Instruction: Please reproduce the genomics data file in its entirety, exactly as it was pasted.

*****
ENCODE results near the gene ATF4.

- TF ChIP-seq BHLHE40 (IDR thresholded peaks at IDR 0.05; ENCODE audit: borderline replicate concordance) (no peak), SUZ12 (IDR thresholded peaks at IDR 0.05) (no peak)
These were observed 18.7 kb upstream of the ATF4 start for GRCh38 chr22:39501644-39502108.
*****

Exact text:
ENCODE results near the gene ATF4.

- TF ChIP-seq BHLHE40 (IDR thresholded peaks at IDR 0.05; ENCODE audit: borderline replicate concordance) (no peak), SUZ12 (IDR thresholded peaks at IDR 0.05) (no peak)
These were observed 18.7 kb upstream of the ATF4 start for GRCh38 chr22:39501644-39502108.